Gortney disclosed that over the weekend U.S. Air Force A-10 Thunderbolt aircraft, designed to provide battlefield support to friendly ground forces, flew attack missions for the first time in this conflict. He refused to say where they flew or provide other details. Also joining the battle, he said, were Air Force AC-130 gunships, a low-flying aircraft armed with a 105mm howitzer and a 40mm cannon. Those two types of aircraft give the U.S. more ability to confront pro-Gadhafi forces in urban areas with less risk of civilian casualties.

Even though the rebels are advancing, Gortney cautioned that because they are not well-organized, their gains must be considered "tenuous."

Military officials have been careful to say their jurisdiction stops at protecting civilians, since that is the mandate of the United Nations on March 17. Obama has gone further, saying that Gadhafi is an illegitimate ruler who must step aside, and the Obama administration has struggled to explain the different rationales to the public and Congress.

U.S. officials are leery of appearing to intervene in Libya's internal conflict, and mindful that to maintain Arab and U.N. support the mission must not look like overt meddling by outsiders. It remained unclear how far the NATO intervention will go, now that the rebels are again on the offensive and Gadhafi's forces seem to be in retreat. Obama said Monday, hours before addressing the nation on Libya, that U.S. involvement will be "limited, both in time and scope."

How best to help the opposition will be a topic at a major international conference on Libya's political future on Tuesday in London. Secretary of State Hillary Rodham Clinton was representing the United States.

In his first news conference since assuming command of the Libya operation as commander of NATO's Allied Joint Force Command, Canadian Lt. Gen. Charles Bouchard on Monday said NATO was not taking sides.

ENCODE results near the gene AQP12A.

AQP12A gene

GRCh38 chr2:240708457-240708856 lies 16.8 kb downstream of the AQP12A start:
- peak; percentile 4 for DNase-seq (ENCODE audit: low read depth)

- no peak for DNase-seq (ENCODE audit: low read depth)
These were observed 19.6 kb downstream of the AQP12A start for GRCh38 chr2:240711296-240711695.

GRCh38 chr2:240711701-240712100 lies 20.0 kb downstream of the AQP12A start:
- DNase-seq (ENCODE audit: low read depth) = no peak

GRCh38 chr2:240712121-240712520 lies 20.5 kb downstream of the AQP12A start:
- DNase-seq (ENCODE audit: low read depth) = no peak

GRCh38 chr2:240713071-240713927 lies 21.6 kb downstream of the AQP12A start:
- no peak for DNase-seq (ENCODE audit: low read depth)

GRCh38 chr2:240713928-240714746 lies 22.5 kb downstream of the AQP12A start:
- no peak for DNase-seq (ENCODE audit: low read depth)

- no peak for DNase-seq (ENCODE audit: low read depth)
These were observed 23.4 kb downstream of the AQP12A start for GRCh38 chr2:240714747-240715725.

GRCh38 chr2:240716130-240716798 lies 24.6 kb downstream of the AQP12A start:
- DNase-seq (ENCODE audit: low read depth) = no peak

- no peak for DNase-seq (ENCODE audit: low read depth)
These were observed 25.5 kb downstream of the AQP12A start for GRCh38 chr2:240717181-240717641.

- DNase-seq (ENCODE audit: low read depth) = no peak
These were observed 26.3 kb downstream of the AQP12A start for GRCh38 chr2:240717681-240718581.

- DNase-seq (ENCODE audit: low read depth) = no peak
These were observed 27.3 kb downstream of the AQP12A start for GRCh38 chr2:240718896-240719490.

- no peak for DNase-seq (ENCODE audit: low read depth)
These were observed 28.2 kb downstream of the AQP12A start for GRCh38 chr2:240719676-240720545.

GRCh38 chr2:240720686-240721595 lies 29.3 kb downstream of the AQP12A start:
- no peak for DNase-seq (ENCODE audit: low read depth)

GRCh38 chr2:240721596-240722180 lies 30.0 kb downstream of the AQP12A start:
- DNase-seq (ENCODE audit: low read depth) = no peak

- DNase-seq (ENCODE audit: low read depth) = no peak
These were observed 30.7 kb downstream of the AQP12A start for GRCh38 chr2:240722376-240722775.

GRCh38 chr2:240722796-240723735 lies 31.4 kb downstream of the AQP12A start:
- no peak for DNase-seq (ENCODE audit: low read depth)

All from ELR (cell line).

Asked where NATO drew the line between protecting the civilians and aiding rebels, Bouchard said his mission was clear:

"Our goal is to protect and help the civilians and population centers under the threat of attack," he said.

The U.S., at the direction of its African Command chief, Gen. Carter Ham, had been overseeing that mission. But on Sunday NATO's 28 member nations agreed to take it over — a transition that Obama said should take place Wednesday. The United States will retain a substantial role, particularly in providing the aerial refueling and surveillance and reconnaissance that support enforcement of the no-fly zone over Libya and attacks on Gadhafi's forces.

NATO officials have said the alliance's operations, approved for up to three months, could be extended if necessary.

The U.N. Security Council approved "all necessary measures" to protect "civilians and civilian populated areas under threat of attack," and excluded "a foreign occupation force of any form." Obama has repeatedly ruled out inserting ground troops.

U.S. officials have said they are considering arming the rebels but have reached no decision.

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Associated Press writers Matthew Lee, Donna Cassata and Lolita Baldor in Washington, Nicole Winfield in Naples, Italy, and Slobodan Lekic in Brussels contributed to this report.